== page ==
Late Seventies

Pedy had once told Billy about a film he’d made in the late seventies. The offer had come through to the North Soho News Agency to smear Harold Wilson. ‘We’d got the old Trot out of Number Ten,’ Pedy explained. ‘But we needed to ruin his legacy. The clients involved had requested something really nasty. They actually wanted him to be filmed interfering with animals- I think someone mentioned a horse- but I said “No, no, I’m just not doing that.” It was an interesting experience, to find my own limits.’

Instead, Pedy had decided to make a straight sex film. ‘Nothing the Westminster village likes better than a really juicy sex scandal to chew over. The idea was to get it screened in a couple of Soho cinemas, make the press aware of it, maybe a couple of the darker princes of Westminster. Of course, no one would publish any pictures from it. We’re talking about a different world after all.’

‘Anyway, we found some rube who worked on a butcher’s stall on the market and drank in the Blue Posts. He looked the part. No one was going to be looking at his face, anyway…’ The idea of that interview had always haunted Billy: Pedy replete in bookie chic making his way into the crowded pub, tossing a pair of driving gloves onto the varnished bar, offering a ring-a-ding to a stallholder, a gambit about women and the weather, maybe a tip he had on the gee-gees, how is business old fruit, and by the way, apropos of nothing, I’m casting a blue movie and you’ll fit the bill. Talk about a different world.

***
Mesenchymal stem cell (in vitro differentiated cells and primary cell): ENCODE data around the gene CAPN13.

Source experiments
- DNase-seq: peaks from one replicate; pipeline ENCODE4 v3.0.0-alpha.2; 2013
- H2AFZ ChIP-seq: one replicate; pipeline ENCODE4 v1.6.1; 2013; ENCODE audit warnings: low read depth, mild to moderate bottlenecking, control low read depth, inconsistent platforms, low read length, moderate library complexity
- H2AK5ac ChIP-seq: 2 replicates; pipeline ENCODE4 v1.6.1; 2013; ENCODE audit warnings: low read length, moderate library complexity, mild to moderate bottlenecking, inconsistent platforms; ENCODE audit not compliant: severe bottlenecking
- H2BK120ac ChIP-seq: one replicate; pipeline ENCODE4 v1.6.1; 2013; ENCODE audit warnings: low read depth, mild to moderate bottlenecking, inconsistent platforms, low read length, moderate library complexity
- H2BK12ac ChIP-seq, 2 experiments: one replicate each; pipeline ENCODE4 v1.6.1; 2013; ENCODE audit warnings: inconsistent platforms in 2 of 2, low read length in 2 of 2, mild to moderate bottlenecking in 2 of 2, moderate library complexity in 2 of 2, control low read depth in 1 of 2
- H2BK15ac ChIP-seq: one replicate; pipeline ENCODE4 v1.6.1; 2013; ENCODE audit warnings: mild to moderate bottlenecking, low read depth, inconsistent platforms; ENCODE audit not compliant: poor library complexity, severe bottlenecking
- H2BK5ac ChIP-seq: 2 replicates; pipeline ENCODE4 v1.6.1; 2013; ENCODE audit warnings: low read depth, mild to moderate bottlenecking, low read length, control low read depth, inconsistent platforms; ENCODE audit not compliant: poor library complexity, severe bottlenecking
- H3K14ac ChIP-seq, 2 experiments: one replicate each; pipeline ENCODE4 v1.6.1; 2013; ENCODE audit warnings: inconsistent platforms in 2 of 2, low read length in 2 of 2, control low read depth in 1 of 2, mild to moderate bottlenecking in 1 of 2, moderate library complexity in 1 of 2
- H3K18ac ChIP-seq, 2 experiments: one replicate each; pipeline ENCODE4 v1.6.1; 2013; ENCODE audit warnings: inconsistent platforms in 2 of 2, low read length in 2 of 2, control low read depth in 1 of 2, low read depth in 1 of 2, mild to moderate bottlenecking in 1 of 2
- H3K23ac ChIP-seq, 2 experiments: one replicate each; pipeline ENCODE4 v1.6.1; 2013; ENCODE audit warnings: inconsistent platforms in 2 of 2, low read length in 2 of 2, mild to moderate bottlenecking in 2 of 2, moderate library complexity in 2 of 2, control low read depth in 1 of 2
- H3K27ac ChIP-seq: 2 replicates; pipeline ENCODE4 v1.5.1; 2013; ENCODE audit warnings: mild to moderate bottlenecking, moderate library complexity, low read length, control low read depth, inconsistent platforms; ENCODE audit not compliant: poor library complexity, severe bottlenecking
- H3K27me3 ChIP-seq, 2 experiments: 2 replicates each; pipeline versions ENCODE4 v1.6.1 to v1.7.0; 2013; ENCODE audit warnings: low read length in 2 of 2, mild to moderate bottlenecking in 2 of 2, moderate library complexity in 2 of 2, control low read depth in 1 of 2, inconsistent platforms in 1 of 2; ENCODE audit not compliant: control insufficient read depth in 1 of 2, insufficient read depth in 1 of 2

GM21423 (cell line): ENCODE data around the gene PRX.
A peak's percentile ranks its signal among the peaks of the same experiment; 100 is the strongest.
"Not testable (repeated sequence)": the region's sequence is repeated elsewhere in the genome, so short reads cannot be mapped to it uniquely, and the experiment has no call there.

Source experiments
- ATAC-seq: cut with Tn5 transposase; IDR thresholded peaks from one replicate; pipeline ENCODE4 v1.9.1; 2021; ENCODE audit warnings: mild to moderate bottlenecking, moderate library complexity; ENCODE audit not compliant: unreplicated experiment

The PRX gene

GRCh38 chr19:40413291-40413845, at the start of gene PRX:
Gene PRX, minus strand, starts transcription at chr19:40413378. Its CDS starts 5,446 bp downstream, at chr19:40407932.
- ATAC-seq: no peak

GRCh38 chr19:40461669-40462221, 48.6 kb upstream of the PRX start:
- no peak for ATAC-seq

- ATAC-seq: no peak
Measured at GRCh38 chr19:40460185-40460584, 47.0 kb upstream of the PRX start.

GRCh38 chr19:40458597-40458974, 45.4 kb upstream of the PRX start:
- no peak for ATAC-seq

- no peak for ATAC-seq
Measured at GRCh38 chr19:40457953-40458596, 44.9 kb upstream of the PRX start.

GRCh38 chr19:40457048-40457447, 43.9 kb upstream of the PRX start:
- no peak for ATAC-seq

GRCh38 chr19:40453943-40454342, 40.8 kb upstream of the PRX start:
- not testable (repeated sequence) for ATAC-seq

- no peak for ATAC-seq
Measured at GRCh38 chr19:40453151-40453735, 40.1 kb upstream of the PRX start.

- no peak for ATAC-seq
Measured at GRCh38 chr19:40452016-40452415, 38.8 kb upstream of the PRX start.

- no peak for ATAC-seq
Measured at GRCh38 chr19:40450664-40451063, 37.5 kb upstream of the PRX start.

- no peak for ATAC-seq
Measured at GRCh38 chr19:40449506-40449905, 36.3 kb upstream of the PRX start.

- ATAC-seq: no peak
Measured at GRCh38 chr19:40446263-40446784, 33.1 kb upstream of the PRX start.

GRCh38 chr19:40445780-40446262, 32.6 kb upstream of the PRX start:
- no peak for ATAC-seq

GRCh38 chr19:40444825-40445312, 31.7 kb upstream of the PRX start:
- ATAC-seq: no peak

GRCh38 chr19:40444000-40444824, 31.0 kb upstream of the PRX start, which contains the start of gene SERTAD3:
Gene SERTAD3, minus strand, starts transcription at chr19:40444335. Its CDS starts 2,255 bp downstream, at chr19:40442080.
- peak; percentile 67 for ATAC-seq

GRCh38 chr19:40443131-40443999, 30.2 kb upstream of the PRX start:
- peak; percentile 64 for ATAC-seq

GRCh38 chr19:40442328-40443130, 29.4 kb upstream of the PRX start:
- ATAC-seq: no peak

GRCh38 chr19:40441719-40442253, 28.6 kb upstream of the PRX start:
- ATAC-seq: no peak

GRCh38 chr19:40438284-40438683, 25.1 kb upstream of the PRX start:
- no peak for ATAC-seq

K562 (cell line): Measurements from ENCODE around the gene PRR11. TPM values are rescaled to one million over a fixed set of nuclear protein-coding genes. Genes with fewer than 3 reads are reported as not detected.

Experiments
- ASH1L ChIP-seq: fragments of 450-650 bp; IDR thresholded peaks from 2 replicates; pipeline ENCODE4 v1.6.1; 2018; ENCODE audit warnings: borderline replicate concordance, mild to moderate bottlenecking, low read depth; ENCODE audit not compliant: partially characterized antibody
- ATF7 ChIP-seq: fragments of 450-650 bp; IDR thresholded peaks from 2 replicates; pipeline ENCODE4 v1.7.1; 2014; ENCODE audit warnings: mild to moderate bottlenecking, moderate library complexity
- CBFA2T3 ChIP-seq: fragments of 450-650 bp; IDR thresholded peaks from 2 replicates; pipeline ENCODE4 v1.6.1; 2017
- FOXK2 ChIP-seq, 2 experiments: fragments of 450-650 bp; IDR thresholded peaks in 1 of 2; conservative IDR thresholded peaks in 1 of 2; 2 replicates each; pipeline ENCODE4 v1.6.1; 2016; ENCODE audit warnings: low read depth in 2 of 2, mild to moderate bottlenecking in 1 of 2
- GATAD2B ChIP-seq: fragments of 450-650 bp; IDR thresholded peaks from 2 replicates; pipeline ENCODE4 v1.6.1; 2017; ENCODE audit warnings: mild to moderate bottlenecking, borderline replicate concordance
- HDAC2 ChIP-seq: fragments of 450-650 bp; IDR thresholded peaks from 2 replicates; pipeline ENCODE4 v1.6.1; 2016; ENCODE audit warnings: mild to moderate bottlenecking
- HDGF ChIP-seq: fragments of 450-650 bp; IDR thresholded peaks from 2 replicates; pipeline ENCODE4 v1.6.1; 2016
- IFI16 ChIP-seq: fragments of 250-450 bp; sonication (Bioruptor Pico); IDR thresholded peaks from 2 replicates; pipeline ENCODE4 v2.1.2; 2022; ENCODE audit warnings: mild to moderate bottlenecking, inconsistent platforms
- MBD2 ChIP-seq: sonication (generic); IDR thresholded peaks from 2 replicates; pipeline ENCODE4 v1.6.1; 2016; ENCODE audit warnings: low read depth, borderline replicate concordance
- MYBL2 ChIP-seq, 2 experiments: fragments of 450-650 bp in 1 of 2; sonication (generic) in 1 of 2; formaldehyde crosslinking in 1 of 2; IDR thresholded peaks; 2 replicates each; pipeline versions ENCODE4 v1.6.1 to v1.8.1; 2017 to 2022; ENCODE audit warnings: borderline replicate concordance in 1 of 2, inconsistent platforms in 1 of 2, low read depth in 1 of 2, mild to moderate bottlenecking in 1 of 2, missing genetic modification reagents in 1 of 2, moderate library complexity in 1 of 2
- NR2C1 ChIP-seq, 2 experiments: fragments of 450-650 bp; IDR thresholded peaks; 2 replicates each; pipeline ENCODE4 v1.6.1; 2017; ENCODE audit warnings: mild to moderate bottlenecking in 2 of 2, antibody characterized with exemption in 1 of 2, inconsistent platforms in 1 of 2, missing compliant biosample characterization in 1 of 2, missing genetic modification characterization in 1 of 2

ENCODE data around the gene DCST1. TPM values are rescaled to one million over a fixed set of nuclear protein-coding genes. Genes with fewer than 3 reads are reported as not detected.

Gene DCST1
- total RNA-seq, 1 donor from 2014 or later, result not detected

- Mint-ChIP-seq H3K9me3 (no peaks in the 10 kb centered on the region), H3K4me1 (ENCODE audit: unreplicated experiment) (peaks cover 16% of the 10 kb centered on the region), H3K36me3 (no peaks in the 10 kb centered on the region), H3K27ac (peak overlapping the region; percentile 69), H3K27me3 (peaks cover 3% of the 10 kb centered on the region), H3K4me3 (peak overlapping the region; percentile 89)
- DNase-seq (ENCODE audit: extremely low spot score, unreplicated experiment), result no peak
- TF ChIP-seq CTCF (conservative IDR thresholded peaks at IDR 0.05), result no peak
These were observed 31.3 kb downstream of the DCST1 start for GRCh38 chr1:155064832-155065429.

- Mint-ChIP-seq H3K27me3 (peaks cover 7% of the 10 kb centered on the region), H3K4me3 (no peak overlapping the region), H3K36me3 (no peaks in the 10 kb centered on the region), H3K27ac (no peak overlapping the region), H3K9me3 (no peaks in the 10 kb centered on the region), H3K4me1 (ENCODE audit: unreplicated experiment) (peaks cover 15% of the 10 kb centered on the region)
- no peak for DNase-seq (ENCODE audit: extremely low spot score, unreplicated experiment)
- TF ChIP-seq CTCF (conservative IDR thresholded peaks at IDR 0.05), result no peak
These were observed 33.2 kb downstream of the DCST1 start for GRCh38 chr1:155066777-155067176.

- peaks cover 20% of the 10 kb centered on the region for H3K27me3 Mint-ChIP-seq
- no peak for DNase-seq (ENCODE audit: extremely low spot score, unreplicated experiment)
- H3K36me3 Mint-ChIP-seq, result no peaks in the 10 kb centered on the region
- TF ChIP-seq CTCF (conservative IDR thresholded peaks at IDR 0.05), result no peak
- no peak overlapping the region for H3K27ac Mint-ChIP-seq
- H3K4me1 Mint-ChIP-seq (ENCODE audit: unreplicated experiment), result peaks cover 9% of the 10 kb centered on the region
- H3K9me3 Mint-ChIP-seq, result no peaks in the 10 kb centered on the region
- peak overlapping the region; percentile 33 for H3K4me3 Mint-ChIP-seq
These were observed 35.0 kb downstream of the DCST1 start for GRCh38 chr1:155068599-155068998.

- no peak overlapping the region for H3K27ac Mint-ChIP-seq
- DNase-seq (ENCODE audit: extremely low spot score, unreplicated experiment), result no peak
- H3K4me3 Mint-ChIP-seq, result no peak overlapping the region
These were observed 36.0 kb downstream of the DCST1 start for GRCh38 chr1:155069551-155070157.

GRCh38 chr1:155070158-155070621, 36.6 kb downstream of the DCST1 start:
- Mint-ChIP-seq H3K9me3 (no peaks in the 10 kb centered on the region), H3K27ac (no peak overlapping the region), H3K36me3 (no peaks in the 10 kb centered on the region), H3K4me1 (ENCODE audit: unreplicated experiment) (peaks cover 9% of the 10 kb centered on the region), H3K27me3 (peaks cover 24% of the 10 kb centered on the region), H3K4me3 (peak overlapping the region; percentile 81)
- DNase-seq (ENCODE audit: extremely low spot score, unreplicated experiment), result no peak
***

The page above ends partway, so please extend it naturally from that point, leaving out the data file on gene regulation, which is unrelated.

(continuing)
‘I hired a couple of the local doxies, and we set ourselves up in a studio flat on Berwick Street. I’ve had some dark nights of the soul, Billy, believe me, but that has to be amongst the worst of them. It’s what happens when you go for a niche amateur rather than using your established and trusted professionals. The poor chap probably hadn’t got his end away in years, and when it came down to it, he wasn’t really ready for his screen debut. It’s one thing to agree to take on a couple of prostitutes when you’re in your cups. Quite another thing when you’ve got the working girls ready and waiting, with yours truly lining up with the camera. Add in the sound man, and a couple of extra crew. I could have charged entrance, believe me. Soho loves a freakshow.

‘So there we all were. A cast, a crew. But no star. It was winter. The bedsit had no heating, which can’t have helped. We gave up eventually, but not before the poor old chap had practically disintegrated trying to get himself up for the part. The doxies started complaining about the cold, so I had them go play tag team, so one got to keep her coat on while the other one tried to coax some life into him. I’ll never forget his face. The strain, the embarrassment. The sheer humbleness. This old barrow boy, probably never thought he would get such an opportunity in his life. ‘Just give me a minute, give me a minute. I don’t want to let anyone down.’ I can hear the pang in his voice. They’re right when they say it. You don’t get to choose your family, and you don’t get to choose your ghosts.’

An excerpt from My First London Dream. Buy a copy here.

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